Thursday, January 26, 2023

Winter birds around town

Here are a few recent cold-weather bird observations from around the city, from tiny little guys, to ducks, to raptors.

Tufted titmouse:

Tufted Titmouse

Tufted Titmouse

Black-Capped Chickadee

Black-Capped Chickadee

White-Breasted Nuthatch

American Robin

Hooded Merganser

American wigeon (male and female):

American Wigeons

Wood duck (eclipse male):

Wood Duck

Double-Crested Cormorant

American Crow

American Kestrel

Female kestrel:

American Kestrel

Northern Harrier

Male harrier:

Northern Harrier

Bald Eagle

Bald Eagle

Bald eagles have been in the news recently for being seen more frequently around New York and New Jersey. You can check out this live eagle cam in Hillsborough Township, New Jersey, which currently has two eggs in it.

Friday, January 20, 2023

Winter Red-tailed and Cooper's hawks

Winter is my favorite time to observe raptors. For one thing, they're easier to spot when all the leaves are off the trees. And, there are usually many immature birds around that are still learning to hunt and survive, and they can be a joy to watch. 

Here are some of my recent favorites.

Immature red-tailed hawk:

Immature red-tailed hawk flying.

Immature red-tailed hawk flying.

Immature red-tailed hawk flying.

Even the angels say, "Look up!"

Immature red-tailed hawk perched on an angel's wing.

Immature red-tailed hawk perched on an angel's wing.

Immature red-tailed hawk perched on an angel's wing.

Immature red-tailed hawk perched on an angel's wing.

Immature red-tailed hawk.

Immature red-tailed hawk.

This is an adult pair of red-tails on Governors Island (male above, female below).

Red-tailed hawk pair perched on weather vane.

When the moon is visible during the day, it's worth trying to line yourself up with a hawk perch. This happens more than you might think! For example, here is Amelia in Tompkins Square, and Christo perched on St Brigid's church, and Amelia on St Nicholas of Myra, all with the moon visible behind them.

The hawk pair in the photo above stayed in place just long enough for the moon to rise, then they both took off a few seconds later.

Red-tailed hawk pair with moon rising behind them.

Another adult red-tail:

Adult red-tailed hawk flying.

Adult red-tailed hawk pair perched together.

Another adult red-tail hanging out with a Blue Jay.

Red-tailed hawk with a blue jay.

I love how birds fluff up when it's cold.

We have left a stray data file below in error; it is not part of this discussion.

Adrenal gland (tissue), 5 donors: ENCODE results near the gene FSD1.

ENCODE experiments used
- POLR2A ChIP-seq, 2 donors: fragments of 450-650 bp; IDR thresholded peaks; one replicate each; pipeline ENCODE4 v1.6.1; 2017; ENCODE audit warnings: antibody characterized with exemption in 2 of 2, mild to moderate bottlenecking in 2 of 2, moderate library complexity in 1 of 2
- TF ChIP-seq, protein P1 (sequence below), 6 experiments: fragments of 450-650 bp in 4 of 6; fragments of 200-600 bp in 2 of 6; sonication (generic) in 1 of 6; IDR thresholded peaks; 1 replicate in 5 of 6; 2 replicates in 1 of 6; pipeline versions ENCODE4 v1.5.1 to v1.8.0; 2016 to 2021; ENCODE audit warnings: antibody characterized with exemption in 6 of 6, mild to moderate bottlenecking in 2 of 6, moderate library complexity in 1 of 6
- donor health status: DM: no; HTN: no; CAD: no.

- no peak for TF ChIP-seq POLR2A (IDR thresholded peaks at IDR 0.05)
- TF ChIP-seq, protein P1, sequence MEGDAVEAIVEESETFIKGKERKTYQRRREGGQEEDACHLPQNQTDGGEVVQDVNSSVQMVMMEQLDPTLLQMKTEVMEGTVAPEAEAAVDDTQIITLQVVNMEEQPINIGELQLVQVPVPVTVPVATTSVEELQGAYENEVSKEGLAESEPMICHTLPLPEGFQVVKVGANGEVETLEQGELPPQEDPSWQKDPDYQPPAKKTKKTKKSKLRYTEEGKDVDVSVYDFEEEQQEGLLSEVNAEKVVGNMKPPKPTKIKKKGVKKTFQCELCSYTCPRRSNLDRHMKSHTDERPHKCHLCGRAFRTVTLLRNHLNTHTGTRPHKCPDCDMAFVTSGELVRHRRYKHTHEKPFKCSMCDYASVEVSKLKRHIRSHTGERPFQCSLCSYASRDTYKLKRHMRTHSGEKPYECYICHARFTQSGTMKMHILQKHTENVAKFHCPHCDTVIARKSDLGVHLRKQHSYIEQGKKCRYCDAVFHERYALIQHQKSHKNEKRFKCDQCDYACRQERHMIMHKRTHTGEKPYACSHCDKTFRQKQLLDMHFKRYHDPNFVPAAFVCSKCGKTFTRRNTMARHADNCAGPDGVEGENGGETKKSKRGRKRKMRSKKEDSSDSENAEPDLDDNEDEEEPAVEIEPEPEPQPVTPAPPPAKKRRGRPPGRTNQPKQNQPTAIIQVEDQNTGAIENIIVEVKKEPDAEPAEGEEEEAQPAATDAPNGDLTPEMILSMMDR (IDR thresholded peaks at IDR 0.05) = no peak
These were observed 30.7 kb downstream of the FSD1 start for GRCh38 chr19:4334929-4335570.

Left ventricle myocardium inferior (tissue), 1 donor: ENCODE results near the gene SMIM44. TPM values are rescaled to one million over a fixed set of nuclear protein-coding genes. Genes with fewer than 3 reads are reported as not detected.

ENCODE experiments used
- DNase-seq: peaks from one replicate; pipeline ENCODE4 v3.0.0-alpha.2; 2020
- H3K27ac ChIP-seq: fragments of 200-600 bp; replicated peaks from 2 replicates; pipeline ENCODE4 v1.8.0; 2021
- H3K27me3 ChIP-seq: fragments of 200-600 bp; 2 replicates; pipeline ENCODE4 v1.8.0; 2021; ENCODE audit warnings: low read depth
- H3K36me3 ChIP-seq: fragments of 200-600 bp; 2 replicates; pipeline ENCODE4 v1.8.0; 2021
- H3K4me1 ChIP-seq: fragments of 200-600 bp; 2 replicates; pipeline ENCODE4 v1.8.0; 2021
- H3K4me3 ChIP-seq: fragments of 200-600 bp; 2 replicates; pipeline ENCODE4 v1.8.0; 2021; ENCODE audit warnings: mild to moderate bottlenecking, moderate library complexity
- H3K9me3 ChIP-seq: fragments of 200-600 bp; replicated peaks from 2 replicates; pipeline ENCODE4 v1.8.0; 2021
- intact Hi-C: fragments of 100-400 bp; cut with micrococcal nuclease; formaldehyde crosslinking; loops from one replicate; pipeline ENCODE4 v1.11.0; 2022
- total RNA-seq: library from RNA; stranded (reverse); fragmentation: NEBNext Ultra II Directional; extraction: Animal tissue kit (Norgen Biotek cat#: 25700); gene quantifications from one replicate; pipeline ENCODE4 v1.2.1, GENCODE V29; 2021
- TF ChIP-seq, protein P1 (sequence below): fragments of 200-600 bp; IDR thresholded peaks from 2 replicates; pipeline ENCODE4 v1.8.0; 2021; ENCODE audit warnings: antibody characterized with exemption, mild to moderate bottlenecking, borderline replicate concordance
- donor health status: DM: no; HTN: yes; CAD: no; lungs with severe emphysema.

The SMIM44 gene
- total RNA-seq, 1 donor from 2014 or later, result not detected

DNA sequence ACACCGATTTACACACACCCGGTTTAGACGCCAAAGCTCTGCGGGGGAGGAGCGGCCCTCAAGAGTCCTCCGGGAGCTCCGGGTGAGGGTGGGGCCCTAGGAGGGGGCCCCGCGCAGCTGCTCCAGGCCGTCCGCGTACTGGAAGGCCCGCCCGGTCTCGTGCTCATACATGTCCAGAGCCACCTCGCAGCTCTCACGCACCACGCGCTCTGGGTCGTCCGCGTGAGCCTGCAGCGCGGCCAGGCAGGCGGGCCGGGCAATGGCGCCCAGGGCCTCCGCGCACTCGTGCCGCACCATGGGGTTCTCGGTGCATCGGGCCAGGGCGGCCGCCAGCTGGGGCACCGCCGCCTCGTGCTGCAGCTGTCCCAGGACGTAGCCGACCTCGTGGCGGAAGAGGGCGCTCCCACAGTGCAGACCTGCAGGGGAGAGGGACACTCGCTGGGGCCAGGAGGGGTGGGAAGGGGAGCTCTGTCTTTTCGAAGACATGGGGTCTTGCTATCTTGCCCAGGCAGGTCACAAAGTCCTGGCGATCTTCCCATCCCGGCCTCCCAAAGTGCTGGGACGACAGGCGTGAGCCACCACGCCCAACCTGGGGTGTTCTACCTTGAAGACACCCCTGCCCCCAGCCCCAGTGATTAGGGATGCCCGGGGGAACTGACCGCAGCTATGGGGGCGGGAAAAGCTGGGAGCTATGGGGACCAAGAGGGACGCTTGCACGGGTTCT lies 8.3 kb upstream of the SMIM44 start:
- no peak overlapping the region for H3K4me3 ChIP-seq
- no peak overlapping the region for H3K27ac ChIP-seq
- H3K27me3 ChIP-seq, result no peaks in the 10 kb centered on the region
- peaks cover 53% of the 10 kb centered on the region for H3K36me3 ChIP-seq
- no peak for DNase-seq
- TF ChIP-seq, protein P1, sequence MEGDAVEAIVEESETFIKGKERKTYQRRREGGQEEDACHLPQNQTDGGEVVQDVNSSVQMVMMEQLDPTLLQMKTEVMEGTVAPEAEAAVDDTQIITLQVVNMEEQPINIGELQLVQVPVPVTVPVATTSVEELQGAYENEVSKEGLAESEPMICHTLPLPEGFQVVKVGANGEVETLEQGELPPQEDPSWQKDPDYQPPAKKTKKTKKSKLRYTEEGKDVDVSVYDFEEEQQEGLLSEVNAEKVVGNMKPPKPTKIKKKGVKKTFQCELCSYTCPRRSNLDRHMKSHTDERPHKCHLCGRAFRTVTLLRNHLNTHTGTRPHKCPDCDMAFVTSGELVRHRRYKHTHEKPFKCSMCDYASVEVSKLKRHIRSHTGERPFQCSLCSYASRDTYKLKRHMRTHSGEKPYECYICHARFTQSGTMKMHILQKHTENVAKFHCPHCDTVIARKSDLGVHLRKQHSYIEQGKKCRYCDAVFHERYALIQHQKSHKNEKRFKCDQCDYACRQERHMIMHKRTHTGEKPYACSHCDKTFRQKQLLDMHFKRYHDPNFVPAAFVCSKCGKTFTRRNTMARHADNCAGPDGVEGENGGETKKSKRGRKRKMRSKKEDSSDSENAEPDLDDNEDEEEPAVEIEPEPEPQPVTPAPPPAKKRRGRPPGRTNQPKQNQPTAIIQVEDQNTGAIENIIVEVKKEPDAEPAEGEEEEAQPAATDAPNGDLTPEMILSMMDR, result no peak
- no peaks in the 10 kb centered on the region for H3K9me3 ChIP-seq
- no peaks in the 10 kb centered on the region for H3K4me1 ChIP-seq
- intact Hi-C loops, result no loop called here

Red-tailed hawk all fluffed up.

This is an adult Cooper's hawk checking us out on a dark and dreary winter day.

Adult Cooper's hawk.

Adult Cooper's hawk.

Here is an immature Cooper's resting after apparently eating a big meal - check out that bulging crop.

Immature Cooper's hawk.

Immature Cooper's hawk.

As the hawk rested, an American Crow visited the tree to casually eat some buds. I had the feeling the crow was being a little passive-aggressive and taunting the hawk, but nothing happened. The crow kept an eye one the hawk, the hawk ignored the crow, and all remained peaceful.

Immature Cooper's hawk with a crow.

One last adult Cooper's hawk:

Adult Cooper's hawk.

Thursday, January 12, 2023

Welcome to 2023, Christo and Amelia!

We're starting the new year right with red-tailed hawks, Christo and Amelia, in Tompkins Square Park. I've been seeing them daily and never get tired of seeing them hanging out together.

Christo and Amelia enjoying some sun together.
Christo and Amelia.

They've been keeping a close watch on their territory as there are still other migrating hawks around.

Amelia and Christo perched on the cross of St Brigid's church.
Amelia and Christo.

Amelia and Christo taking care of business.
Amelia and Christo.

Earlier in the week, the pair was acting a little agitated, flying around together and vocalizing. Christo took up his spot on the roof of the Christodora building and looked back over the park.

Christo on the roof of the Christodora.

It turns out he was watching this young Cooper's hawk as it stalked starlings in a tree.

An immature Copper's hawk stalking birds.

An immature Cooper's hawk stares us down.

It didn't sit still long, as both red-tails flew toward it and the Cooper's was forced to leave.

A bright-eyed Cooper's hawk taking of from a tree.

After driving out the intruder, Amelia took up her perch on the cross of St Nicholas of Myra church on Avenue A.

Queen Amelia on her throne.

Amelia flying against a dark evening sky.

Another day, same cross:

Amelia landing on the cross of St Nicholas of Myra church.

Amelia on a church cross.

Amelia taking off down Avenue A.

This is Amelia on taking off from St Brigid's church on Avenue B on a dreary afternoon.

Amelia taking off from St Brigid's church.

Amelia flying against a dreary sky.

And this is Christo taking off from his flag pole.

Christo takes off from his flag pole.

Christo swooping close overhead.

He dove right over me and caught a rat in some bushes. After taking it to a nearby tree, he quickly gulped it down in 2-3 bites, then flew off to roost for the night.

Christo preparing for his evening meal.